Conference Presentation Feedback, Part 1: Introduction

So, about a month ago, I gave two conference presentations at two different conferences in the space of two weeks. It was a little nuts, and I probably won’t be trying that crazy trick again any time soon, but I did get to go to two completely different, and extraordinarily valuable, conferences and give presentations that, by all accounts, were positively received.  For my first time(s) on the conference-presentation circuit, that seems like a pretty good outcome to me.

The first presentation was “But what did they learn? What classroom assessment can tell you about student learning,” which I gave at the ARL Library Assessment Conference in Baltimore, MD on October 25.  Being an ARL conference, this was kind of a big deal for a librarian from decidedly-not-an-ARL-library.

The second presentation was “But what did they learn? What classroom assessment can tell you about student learning,” which I gave at the 10th annual Brick & Click Academic Library Symposium at Northwest Missouri State University, which entirely lived up to its reputation as a terrific small conference for academic librarians, and which I am recommending to all of my coworkers for their future professional development.

Astute readers will deduce that I gave precisely the same presentation at both conferences. I’ll address that issue momentarily.

Because my presentations were about minute papers, a form of classroom assessment, I decided to “eat my own dogfood” and close the presentation by actually doing a minute paper: I passed around pieces of scrap paper and asked the attendees to write down two things:  one useful thing they’d learned, and one thing they still had questions about.1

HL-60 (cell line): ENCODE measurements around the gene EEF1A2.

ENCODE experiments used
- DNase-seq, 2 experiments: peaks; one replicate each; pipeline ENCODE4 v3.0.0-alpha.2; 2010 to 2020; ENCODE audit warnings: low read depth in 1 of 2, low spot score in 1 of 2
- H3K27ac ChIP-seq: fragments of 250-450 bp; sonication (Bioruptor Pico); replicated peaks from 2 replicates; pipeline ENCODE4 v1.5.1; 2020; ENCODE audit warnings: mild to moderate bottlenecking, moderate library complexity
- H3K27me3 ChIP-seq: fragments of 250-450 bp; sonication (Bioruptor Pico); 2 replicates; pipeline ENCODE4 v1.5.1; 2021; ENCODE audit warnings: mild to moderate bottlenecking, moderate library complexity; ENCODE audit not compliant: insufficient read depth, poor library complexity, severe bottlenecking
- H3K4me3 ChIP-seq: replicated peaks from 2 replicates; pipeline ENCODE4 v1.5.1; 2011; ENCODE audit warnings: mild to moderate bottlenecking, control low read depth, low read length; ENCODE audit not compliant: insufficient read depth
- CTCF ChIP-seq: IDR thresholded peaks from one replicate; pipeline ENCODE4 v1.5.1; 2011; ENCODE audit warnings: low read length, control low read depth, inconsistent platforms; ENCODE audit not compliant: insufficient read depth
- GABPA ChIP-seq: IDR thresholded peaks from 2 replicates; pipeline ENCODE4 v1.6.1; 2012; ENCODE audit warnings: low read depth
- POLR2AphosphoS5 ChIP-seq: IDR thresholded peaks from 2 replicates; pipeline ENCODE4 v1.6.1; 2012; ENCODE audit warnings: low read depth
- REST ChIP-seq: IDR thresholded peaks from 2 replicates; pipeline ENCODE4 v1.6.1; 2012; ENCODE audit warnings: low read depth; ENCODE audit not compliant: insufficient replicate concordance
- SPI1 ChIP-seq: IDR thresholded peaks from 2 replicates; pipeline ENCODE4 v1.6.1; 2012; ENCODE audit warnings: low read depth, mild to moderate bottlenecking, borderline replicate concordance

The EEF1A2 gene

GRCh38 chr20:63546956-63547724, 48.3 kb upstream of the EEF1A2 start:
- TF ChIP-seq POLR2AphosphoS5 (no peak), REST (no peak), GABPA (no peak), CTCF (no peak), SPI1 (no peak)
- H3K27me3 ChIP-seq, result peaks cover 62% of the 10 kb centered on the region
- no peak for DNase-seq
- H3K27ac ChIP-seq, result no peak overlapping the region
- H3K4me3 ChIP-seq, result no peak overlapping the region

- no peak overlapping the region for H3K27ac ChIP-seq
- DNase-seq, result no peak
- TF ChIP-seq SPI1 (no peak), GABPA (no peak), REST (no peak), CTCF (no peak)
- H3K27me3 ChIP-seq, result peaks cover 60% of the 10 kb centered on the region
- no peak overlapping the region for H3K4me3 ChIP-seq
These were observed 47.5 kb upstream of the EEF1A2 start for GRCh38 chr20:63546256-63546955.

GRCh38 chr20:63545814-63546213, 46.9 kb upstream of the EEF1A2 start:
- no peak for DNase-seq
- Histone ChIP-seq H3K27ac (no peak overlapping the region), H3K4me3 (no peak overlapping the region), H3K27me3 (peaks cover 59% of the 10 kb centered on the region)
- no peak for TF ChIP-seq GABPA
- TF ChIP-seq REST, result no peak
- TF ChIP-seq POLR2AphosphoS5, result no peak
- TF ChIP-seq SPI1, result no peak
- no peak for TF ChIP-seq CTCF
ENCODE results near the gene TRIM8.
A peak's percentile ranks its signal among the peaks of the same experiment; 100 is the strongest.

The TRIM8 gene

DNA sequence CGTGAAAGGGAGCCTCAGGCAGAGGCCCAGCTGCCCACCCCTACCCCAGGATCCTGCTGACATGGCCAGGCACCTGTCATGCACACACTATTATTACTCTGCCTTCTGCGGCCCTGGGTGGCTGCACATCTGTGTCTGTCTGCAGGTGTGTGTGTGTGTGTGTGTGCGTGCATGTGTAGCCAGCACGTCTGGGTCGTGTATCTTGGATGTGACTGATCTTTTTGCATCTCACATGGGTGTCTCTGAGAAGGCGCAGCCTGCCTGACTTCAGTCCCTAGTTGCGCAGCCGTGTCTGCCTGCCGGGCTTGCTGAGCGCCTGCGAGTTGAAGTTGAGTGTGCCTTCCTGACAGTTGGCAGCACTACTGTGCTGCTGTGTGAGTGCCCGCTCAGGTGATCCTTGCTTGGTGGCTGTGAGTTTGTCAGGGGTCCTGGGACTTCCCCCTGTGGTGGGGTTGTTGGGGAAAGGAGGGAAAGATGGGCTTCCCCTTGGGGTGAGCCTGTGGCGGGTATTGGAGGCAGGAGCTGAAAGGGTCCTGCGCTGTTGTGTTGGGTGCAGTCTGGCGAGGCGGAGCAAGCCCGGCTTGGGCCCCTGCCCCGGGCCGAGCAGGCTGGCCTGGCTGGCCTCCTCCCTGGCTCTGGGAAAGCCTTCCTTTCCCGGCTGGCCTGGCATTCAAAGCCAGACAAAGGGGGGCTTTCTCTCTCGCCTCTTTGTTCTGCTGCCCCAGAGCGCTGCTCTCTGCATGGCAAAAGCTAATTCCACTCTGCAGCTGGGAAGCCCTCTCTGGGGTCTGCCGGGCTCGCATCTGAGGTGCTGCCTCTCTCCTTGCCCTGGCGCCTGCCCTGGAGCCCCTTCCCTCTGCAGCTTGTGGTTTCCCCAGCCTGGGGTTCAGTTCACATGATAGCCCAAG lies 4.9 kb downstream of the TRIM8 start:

I finally had a chance to look through the minute papers from the two presentations last week, and I noticed that a lot of recurring themes came up in them, especially in the “one thing I still have questions about” part.  This is good, and it’s precisely the kind of information that informs pedagogical practice when classroom assessment is done right.  Unfortunately, unlike a credit-bearing course, where the faculty member can come back the next day and clarify things that the students didn’t understand; and unlike a one-shot instruction session, where you may never see those students again but at least you can do it better for the next set of students, I probably won’t ever get a chance to clarify these issues.  The best I can do is respond in a public forum and hope the Long Tail (or … something … ) fills in the gaps.

So, over the next week or so, I’ll be responding to some of the recurring themes that I saw in the minute papers.  I’ll collect all the posts under the category of “Conference Talkback 2010” so you can view them all there once they’re finished.

Giving the same presentation twice?

So, yeah, I gave pretty much exactly the same presentation twice at two different conferences.  I had a hard time deciding whether that was right or not, and I’m still not sure whether it was.  I wound up justifying it as follows:

  1. I wasn’t being paid for either presentation. In fact, I paid full registration for the ARL conference, and a moderately discounted presenters’ registration rate for Brick & Click.  (I was paid in what Dorothea Salo [borrowing the term from Cory Doctorow] has described as the “whuffie” currency of adding a line to my CV, which, when you’re on the tenure track, is frankly far more valuable than cash.)
  2. I judged it extremely unlikely that there would be any overlap between participants at the two conferences. As it turned out, there was one person at Brick & Click who identified herself as having been at the ARL conference, but she didn’t say she’d actually been to my presentation at the previous conference.
  3. The time slot at the ARL conference was 20 minutes, while at Brick & Click it was 50 minutes, so I expanded the talk a bit for the latter conference, included more examples, and we had time for a more extended Q & A afterwards.
  4. I consulted with my boss about the question, we talked over the issues involved, and decided it was probably okay to go ahead and do both.

As I said, I’m still not 100% certain I did the right thing, so if you feel that I didn’t, I’d appreciate hearing your (respectfully expressed) thoughts on the matter.  And, heck, if you think I did do the right thing, I’d appreciate hearing that, too.

And, as they used to say before advertising got all viral and whatnot, “watch this space!”

  1. There are many variants of the minute paper; this is the one that I use most often in one-shot library instruction classes.

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